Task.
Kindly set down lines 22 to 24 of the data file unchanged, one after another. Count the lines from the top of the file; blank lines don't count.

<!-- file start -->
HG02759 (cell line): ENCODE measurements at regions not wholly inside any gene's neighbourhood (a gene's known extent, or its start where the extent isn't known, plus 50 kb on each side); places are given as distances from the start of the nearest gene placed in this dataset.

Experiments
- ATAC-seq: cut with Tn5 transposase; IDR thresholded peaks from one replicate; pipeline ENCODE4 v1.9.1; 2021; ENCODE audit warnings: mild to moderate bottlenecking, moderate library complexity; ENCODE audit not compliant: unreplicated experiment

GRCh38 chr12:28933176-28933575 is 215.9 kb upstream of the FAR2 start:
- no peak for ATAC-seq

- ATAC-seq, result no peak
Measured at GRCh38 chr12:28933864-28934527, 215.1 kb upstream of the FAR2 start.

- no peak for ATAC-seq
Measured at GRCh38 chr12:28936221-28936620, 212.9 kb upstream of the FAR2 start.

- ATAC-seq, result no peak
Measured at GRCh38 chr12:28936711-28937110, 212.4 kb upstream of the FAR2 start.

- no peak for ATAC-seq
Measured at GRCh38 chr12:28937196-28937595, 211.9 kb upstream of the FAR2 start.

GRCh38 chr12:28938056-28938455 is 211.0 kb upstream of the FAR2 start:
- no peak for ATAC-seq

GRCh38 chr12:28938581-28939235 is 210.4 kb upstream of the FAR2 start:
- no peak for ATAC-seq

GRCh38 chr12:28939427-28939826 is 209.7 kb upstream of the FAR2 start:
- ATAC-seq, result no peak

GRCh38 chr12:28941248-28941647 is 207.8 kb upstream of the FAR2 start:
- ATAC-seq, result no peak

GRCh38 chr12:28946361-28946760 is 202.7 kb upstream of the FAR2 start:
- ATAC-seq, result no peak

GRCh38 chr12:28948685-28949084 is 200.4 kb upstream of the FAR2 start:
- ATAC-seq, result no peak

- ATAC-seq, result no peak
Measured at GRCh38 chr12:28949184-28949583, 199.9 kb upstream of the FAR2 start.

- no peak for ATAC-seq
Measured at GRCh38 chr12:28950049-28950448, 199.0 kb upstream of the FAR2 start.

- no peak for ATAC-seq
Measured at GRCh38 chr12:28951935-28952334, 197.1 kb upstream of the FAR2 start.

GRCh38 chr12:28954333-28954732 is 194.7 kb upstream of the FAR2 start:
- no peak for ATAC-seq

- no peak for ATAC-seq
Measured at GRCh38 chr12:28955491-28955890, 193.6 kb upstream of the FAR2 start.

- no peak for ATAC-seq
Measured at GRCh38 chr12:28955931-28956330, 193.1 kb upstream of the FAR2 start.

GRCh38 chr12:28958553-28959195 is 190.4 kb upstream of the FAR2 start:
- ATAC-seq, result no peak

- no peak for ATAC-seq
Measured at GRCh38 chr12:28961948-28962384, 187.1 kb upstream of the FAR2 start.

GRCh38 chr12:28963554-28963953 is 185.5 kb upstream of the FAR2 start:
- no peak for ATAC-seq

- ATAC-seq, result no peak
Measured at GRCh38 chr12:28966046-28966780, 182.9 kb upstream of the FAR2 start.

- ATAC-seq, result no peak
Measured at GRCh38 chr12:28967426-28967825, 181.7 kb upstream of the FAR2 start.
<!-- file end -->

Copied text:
GRCh38 chr12:28946361-28946760 is 202.7 kb upstream of the FAR2 start:
- ATAC-seq, result no peak

GRCh38 chr12:28948685-28949084 is 200.4 kb upstream of the FAR2 start: